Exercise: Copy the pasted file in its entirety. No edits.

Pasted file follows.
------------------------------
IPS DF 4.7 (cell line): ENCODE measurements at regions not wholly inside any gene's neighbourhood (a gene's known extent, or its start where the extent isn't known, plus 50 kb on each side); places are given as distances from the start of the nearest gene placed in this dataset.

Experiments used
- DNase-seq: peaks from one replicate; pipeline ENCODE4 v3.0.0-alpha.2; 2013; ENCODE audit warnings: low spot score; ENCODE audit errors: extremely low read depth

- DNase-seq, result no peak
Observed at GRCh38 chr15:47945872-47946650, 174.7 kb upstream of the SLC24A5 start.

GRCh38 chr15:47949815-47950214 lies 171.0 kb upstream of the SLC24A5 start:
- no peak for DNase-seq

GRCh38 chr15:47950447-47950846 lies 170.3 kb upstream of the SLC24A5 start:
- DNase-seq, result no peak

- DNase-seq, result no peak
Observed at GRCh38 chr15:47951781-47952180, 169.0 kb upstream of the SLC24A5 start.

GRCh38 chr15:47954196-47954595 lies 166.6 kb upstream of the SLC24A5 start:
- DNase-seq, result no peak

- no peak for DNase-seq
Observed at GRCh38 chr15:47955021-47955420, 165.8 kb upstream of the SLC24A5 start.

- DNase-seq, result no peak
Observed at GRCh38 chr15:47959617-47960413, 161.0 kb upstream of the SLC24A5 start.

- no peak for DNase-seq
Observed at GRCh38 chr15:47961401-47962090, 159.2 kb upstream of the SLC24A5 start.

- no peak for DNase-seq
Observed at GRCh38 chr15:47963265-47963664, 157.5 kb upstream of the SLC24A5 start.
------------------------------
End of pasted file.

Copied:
IPS DF 4.7 (cell line): ENCODE measurements at regions not wholly inside any gene's neighbourhood (a gene's known extent, or its start where the extent isn't known, plus 50 kb on each side); places are given as distances from the start of the nearest gene placed in this dataset.

Experiments used
- DNase-seq: peaks from one replicate; pipeline ENCODE4 v3.0.0-alpha.2; 2013; ENCODE audit warnings: low spot score; ENCODE audit errors: extremely low read depth

- DNase-seq, result no peak
Observed at GRCh38 chr15:47945872-47946650, 174.7 kb upstream of the SLC24A5 start.

GRCh38 chr15:47949815-47950214 lies 171.0 kb upstream of the SLC24A5 start:
- no peak for DNase-seq

GRCh38 chr15:47950447-47950846 lies 170.3 kb upstream of the SLC24A5 start:
- DNase-seq, result no peak

- DNase-seq, result no peak
Observed at GRCh38 chr15:47951781-47952180, 169.0 kb upstream of the SLC24A5 start.

GRCh38 chr15:47954196-47954595 lies 166.6 kb upstream of the SLC24A5 start:
- DNase-seq, result no peak

- no peak for DNase-seq
Observed at GRCh38 chr15:47955021-47955420, 165.8 kb upstream of the SLC24A5 start.

- DNase-seq, result no peak
Observed at GRCh38 chr15:47959617-47960413, 161.0 kb upstream of the SLC24A5 start.

- no peak for DNase-seq
Observed at GRCh38 chr15:47961401-47962090, 159.2 kb upstream of the SLC24A5 start.

- no peak for DNase-seq
Observed at GRCh38 chr15:47963265-47963664, 157.5 kb upstream of the SLC24A5 start.